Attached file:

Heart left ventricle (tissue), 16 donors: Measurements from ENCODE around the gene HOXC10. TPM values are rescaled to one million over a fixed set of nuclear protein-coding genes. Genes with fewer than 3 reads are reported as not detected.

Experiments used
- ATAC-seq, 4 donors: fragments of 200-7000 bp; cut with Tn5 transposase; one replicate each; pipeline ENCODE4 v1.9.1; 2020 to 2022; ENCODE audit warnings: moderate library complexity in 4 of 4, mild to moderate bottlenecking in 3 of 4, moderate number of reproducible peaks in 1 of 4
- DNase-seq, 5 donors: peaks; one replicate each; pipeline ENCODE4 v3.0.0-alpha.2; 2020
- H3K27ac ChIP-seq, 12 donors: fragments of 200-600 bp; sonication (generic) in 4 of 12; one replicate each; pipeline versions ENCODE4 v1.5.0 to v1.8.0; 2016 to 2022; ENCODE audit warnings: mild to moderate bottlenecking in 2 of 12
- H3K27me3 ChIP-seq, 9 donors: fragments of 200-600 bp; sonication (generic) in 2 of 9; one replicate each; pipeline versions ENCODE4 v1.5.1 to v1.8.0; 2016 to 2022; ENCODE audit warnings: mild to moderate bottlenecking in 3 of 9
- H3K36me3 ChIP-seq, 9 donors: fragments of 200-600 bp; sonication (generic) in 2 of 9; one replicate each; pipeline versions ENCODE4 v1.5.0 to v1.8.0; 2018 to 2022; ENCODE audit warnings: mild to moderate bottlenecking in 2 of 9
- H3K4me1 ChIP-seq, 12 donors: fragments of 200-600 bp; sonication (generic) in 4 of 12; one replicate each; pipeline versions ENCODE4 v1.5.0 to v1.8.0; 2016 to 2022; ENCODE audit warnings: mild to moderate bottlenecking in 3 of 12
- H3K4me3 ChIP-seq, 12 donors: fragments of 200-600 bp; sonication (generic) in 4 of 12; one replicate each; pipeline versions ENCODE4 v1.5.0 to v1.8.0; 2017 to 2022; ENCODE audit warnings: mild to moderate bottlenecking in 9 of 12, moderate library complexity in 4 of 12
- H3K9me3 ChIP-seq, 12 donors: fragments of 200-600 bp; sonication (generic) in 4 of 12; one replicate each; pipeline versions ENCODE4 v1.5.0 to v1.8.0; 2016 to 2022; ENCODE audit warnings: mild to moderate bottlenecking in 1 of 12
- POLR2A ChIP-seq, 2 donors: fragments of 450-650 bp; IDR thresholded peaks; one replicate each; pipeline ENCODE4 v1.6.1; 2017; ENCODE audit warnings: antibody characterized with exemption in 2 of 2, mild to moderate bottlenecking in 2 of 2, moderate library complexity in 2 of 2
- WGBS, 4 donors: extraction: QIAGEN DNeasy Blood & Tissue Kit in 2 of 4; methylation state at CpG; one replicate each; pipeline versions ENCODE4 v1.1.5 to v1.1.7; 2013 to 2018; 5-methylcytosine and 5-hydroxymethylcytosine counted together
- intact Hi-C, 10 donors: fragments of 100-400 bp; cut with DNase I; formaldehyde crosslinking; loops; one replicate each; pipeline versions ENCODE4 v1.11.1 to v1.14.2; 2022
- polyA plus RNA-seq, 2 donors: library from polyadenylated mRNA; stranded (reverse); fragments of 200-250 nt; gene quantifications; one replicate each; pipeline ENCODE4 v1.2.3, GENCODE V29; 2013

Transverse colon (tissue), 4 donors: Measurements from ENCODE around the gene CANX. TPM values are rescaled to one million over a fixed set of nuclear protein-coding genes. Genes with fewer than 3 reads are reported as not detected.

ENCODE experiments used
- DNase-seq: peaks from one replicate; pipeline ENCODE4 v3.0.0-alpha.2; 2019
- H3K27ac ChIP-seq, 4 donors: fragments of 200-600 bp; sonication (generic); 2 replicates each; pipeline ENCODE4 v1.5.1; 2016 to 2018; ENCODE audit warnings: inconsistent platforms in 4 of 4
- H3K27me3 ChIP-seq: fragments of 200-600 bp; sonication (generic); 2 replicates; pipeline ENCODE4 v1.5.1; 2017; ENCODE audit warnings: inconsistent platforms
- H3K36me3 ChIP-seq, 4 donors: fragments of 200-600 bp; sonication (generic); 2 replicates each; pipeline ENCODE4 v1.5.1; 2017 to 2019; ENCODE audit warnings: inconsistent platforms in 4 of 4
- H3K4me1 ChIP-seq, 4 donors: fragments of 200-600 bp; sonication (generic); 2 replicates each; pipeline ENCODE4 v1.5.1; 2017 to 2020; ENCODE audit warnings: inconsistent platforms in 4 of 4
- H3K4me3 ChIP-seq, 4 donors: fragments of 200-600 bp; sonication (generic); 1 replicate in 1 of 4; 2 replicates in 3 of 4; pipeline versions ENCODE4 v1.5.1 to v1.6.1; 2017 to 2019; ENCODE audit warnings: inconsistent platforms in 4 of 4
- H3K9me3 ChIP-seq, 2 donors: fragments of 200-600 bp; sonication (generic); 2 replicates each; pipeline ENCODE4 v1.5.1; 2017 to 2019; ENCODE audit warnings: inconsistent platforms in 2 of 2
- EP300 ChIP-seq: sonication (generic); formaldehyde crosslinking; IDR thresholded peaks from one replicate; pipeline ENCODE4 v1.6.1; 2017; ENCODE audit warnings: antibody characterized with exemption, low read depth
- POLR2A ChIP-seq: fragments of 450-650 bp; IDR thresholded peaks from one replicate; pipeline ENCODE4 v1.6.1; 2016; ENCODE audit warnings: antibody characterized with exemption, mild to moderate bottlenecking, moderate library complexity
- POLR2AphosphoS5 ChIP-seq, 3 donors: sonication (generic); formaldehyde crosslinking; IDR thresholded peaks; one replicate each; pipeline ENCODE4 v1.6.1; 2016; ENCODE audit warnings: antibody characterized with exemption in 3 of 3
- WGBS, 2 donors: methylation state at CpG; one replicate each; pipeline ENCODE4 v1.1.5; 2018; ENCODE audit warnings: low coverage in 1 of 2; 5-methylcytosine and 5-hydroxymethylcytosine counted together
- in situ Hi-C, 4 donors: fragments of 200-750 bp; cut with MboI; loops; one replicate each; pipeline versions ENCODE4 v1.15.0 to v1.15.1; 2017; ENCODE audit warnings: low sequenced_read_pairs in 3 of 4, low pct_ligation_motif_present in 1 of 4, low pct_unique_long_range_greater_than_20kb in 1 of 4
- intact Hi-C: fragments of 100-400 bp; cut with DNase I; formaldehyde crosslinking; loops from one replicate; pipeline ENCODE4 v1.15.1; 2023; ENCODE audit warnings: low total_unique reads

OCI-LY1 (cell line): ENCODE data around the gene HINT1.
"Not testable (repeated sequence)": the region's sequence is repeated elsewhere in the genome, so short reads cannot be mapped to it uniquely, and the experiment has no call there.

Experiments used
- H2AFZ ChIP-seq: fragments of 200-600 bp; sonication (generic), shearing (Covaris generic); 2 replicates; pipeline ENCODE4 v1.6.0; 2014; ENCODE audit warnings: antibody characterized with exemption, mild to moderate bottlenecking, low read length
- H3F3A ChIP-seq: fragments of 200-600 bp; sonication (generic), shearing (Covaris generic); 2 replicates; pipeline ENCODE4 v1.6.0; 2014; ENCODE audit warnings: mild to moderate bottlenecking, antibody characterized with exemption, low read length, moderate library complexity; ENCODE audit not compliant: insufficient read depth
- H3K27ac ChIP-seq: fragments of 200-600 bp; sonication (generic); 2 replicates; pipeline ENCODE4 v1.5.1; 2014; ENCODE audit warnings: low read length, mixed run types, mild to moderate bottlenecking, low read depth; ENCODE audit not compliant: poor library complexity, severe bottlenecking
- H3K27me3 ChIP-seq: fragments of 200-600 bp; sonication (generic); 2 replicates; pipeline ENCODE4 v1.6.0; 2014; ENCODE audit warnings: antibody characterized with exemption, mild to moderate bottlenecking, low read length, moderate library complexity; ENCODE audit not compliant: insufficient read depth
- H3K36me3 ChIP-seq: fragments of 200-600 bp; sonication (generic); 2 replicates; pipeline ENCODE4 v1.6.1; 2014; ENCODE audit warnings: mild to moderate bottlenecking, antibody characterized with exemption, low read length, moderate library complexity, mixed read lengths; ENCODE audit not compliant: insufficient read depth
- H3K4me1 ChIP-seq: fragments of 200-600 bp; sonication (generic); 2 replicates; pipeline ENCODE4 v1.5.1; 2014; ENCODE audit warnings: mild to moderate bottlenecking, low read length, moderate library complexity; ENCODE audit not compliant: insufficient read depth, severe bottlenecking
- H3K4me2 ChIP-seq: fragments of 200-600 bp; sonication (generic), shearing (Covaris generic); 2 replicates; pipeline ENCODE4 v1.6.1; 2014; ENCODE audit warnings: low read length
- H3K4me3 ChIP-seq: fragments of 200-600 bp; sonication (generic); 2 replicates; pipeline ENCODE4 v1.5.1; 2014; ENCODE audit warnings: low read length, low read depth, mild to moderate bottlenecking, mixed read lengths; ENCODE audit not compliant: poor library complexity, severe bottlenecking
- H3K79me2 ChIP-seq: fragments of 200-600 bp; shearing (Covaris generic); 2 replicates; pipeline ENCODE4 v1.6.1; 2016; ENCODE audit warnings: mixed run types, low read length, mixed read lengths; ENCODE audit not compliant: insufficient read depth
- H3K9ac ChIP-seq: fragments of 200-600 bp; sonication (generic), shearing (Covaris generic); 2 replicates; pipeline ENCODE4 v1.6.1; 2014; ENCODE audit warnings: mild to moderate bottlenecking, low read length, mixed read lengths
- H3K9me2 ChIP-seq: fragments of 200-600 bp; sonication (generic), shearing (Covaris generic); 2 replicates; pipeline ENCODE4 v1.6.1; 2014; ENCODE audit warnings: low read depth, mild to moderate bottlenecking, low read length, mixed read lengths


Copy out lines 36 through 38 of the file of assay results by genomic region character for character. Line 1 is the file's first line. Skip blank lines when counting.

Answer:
- H3K27me3 ChIP-seq: fragments of 200-600 bp; sonication (generic); 2 replicates; pipeline ENCODE4 v1.6.0; 2014; ENCODE audit warnings: antibody characterized with exemption, mild to moderate bottlenecking, low read length, moderate library complexity; ENCODE audit not compliant: insufficient read depth
- H3K36me3 ChIP-seq: fragments of 200-600 bp; sonication (generic); 2 replicates; pipeline ENCODE4 v1.6.1; 2014; ENCODE audit warnings: mild to moderate bottlenecking, antibody characterized with exemption, low read length, moderate library complexity, mixed read lengths; ENCODE audit not compliant: insufficient read depth
- H3K4me1 ChIP-seq: fragments of 200-600 bp; sonication (generic); 2 replicates; pipeline ENCODE4 v1.5.1; 2014; ENCODE audit warnings: mild to moderate bottlenecking, low read length, moderate library complexity; ENCODE audit not compliant: insufficient read depth, severe bottlenecking